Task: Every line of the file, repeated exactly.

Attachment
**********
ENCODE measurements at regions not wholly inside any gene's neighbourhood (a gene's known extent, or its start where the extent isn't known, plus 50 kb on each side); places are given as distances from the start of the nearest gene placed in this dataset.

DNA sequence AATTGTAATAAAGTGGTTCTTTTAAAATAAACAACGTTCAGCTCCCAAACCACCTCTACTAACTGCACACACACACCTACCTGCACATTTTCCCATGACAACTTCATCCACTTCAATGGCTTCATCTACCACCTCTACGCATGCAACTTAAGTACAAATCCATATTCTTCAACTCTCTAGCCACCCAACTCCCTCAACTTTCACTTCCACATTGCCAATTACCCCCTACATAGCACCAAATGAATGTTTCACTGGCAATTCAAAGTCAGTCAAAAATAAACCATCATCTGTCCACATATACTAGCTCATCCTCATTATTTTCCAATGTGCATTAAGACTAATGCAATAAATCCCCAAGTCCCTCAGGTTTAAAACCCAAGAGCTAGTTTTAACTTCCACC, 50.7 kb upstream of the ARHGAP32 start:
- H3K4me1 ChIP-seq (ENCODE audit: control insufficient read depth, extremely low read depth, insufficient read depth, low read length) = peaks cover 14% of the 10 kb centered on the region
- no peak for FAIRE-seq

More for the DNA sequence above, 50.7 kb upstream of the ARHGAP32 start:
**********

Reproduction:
ENCODE measurements at regions not wholly inside any gene's neighbourhood (a gene's known extent, or its start where the extent isn't known, plus 50 kb on each side); places are given as distances from the start of the nearest gene placed in this dataset.

DNA sequence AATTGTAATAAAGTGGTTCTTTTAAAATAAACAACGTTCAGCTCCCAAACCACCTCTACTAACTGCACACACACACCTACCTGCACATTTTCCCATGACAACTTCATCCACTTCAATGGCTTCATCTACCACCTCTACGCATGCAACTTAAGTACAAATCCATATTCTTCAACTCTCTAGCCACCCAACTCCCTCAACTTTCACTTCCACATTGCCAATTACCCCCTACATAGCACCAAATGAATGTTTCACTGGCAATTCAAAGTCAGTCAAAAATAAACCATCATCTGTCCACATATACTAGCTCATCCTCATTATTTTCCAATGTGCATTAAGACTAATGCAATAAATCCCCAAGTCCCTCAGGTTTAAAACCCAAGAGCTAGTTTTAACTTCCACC, 50.7 kb upstream of the ARHGAP32 start:
- H3K4me1 ChIP-seq (ENCODE audit: control insufficient read depth, extremely low read depth, insufficient read depth, low read length) = peaks cover 14% of the 10 kb centered on the region
- no peak for FAIRE-seq

More for the DNA sequence above, 50.7 kb upstream of the ARHGAP32 start: